PernixData FVP 2.0 Now Available

It is here! PernixData FVP 2.0. During the last couple of months I have been getting experience with this in my lab and at selected customers. In 2.0 we are introducing 4 new groundbreaking capabilities.

Distributed Fault Tolerant Memory (DFTM):

Now we support the use of RAM for read and write acceleration. We still support the use of flash of course. We are just giving extra options for acceleration. From my experience in my lab RAM is INSANELY fast. It did not matter what kind of IO I threw at it. It just consistently performed with extremely low latency. Just imagine reading and writing data from RAM with 0,08 millisecond!

NFS support

This one does not require a lot of explanation. Now we support NFS datastores. It is implemented in the same transparent fashion as block storage. So absolutely no changes is made to the VM or NFS datastore.

User defined fault domains

With the use of RAM we also see the need to define your fault domains. If you are using RAM for Write acceleration you would probably like to have a copy of the Writes on a second host placed in a another RACK/Blades chassis/Datacenter. With fault domains you can now define your physical boundaries and make sure exactly where the writes are replicated to. This of course also works with flash.

Adaptive Network Compression

When we send the Writes over the PernixData network (default is vMotion but any vmkernel will work, you decide) we have seen in 1Gb environments that it can be a problem. In FVP 2.0 we will take a look at the data to be sent, and if it makes sense we will compress before we send it over the wire. This brings down the latency of WB +1/+2 policy in a 1Gb environment.

You can read the full press release here:



PernixData Nordic Roadshow with Frank Denneman

If you are from Scandinavia this post is for you, please read on

I am happy to announce the PernixData together with Arrow ECS will be having morning seminars in Copenhagen, Oslo, Stockholm and Helsinki. The topic is using flash in the datacenter and where should it belong.  We have been so lucky to have Frank Denneman visit the Nordic’s and share his insightful perspective

The schedule for the week:

September 15th: Copenhagensign up
September 16th: Oslosign up
September 17th: Stockholmsign up
September 18th: Helsinkisign up

What is the seminar about

Using storage arrays for both performance and capacity is regarded as a natural design by many. This is easy, but almost always introduces issues with storage performance, regardless of the environment size.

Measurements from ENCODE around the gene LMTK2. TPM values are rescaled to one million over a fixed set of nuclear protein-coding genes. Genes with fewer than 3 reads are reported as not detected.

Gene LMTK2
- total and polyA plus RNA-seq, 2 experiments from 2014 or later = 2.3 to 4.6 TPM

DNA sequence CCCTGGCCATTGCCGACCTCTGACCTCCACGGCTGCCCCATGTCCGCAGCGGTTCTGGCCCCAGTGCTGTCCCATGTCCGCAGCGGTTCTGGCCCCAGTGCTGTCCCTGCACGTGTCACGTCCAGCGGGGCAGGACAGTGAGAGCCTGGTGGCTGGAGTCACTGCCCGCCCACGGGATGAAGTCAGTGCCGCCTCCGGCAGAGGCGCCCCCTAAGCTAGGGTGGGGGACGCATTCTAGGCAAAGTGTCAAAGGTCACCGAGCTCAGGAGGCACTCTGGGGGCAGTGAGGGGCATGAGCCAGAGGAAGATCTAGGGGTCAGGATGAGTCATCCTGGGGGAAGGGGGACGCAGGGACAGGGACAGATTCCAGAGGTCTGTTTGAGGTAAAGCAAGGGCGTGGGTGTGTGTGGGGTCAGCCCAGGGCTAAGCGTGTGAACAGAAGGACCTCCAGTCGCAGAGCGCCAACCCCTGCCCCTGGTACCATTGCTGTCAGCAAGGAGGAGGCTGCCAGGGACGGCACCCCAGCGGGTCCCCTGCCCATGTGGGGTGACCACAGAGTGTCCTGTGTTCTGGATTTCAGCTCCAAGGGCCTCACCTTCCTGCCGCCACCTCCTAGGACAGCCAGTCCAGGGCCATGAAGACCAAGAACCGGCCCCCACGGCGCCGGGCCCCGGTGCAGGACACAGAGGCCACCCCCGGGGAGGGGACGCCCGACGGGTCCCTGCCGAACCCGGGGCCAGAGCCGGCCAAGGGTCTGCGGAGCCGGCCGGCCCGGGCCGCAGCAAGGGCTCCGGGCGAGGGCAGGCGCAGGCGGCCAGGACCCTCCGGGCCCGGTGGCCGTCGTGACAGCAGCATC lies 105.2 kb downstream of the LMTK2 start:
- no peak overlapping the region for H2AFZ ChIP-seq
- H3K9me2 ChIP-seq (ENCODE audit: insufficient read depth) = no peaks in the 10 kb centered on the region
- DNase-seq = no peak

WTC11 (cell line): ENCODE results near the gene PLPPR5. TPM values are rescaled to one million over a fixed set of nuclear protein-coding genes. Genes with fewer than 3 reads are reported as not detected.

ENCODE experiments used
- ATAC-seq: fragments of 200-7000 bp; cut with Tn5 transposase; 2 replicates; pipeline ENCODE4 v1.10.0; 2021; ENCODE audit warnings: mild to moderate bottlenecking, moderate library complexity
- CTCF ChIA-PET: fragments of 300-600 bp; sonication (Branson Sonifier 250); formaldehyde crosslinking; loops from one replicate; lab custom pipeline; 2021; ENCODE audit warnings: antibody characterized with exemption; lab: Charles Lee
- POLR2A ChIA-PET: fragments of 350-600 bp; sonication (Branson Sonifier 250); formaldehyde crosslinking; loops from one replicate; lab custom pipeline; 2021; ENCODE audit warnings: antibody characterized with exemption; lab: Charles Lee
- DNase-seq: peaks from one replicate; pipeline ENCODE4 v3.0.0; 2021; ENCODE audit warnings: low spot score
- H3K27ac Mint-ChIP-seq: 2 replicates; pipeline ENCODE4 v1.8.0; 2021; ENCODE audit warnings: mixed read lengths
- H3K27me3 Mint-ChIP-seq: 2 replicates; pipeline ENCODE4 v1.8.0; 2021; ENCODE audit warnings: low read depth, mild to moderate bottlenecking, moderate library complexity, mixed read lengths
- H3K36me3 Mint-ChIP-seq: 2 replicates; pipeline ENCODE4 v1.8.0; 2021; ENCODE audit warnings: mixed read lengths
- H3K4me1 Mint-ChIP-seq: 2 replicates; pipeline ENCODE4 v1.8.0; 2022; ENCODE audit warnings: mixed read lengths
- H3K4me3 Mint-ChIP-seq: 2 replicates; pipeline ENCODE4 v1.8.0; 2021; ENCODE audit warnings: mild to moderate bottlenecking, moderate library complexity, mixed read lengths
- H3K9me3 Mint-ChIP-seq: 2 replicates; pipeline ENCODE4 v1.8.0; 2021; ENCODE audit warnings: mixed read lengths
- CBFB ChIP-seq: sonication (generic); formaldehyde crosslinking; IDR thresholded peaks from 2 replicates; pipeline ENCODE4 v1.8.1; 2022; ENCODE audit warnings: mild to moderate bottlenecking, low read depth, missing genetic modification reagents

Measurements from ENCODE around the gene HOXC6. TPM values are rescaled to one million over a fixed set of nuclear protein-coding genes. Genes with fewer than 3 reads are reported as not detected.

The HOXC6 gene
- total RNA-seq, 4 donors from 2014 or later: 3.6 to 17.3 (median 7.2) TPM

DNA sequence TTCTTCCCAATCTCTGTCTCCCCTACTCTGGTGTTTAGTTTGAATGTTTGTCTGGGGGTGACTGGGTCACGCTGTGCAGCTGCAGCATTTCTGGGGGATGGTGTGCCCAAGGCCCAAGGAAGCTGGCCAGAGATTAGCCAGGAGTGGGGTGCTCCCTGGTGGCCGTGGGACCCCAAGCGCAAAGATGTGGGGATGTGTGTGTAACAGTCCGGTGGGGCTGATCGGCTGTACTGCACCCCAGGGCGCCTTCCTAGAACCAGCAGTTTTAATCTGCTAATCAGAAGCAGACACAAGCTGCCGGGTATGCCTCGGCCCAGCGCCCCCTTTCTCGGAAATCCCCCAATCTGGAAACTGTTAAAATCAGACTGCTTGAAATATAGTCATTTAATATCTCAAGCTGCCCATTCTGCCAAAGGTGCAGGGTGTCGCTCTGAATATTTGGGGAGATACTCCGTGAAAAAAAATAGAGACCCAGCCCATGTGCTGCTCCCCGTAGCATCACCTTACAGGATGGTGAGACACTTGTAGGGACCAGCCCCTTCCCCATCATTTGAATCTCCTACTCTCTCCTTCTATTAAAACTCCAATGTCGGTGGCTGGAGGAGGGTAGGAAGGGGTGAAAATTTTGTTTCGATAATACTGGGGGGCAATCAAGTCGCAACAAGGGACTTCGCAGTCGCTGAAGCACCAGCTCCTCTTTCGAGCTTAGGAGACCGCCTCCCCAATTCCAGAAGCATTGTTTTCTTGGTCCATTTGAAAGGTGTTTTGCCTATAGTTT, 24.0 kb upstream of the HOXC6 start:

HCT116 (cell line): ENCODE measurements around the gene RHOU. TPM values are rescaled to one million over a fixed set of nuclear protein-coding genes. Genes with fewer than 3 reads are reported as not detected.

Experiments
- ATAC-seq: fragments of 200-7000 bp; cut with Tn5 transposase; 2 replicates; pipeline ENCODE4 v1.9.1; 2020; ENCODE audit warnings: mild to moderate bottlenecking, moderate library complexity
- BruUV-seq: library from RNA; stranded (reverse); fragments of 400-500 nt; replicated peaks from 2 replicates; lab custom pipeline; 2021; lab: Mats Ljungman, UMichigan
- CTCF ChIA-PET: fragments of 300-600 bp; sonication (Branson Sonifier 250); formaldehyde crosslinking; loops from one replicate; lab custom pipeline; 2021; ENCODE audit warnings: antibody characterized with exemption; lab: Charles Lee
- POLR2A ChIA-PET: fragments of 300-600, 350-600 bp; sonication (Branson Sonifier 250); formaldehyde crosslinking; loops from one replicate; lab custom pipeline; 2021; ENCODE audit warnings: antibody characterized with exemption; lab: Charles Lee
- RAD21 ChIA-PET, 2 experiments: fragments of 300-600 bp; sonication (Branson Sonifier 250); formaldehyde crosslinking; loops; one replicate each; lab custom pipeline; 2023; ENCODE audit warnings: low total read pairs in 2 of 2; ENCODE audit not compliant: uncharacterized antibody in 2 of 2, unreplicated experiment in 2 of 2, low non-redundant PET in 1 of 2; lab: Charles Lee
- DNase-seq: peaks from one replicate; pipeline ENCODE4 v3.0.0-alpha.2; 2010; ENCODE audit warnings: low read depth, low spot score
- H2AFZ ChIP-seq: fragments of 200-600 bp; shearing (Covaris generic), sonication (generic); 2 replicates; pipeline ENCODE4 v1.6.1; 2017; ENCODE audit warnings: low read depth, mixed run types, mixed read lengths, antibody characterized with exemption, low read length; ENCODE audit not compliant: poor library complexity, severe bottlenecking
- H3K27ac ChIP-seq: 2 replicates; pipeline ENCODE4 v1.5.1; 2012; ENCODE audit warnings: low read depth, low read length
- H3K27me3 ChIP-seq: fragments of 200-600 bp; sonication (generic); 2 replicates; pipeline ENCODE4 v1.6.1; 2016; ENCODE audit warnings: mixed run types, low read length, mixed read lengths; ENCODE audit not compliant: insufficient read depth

Flash storage is seen as savior to storage I/O bottlenecks, but implementing flash can be confusing. Should it go in your SAN? Servers? Both? Furthermore what key features (e.g. write acceleration, clustering, etc.) are required to turn flash into an effective tool for accelerating storage performance across an entire data center?

Join us for this talk where Frank will highlight:

  • Pros and cons of various flash deployment methodologies
  • Best practices for using flash to accelerate storage performance
  •  How to measure results and ROI

We look forward to seeing you there!

VeeamON 2014 Conference

It is almost unbelievable. I remember 7 years ago when I was using Veeam FastSCP to transfer files to/from my ESX servers and Vizioncore vRanger was the program to use for Backups in a virtual environment. Now 7 years later no one talks about vRanger and Veeam is almost the de-facto standard for backups in a virtual environment. Veeam has more than 100.000 customers world wide and now they are moving to the next level by having their own backup and availability conference VeeamON in Las Vegas.

This is a huge accomplishment and it all came by having a great product, that simply worked and did what it should in a great but simple manner.

If you want to know what is going on the virtual world when it comes to availability you should spend your days at the Cosmopolitan in  Las vegas October 6th till October 8th.

If you are a current Veeam customer and want to improve the way you leverage their product click the picture below and sign-up! I highly recommend it.


Screenshot 2014-07-25 14.57.29 (1)



Netgear R7000 – Insane wireless performance

I have been running a WRT320N wireless router for the past few years. It has been rock solid and had no problem handling my 60/60mbit internet connection when using wired clients. The router was not so great at the wireless speed though. I have been running custom DD-WRT firmware on the router, because I like all of the customizations and possibilities it gives.

I decided it was time for look for a new router with good wifi. I live in an apartment complex so the air is crowded with accesspoints running in the 2.4ghz range. When checking the 5ghz range I did not find any other wireless networks. I eventually came out with the following requirements: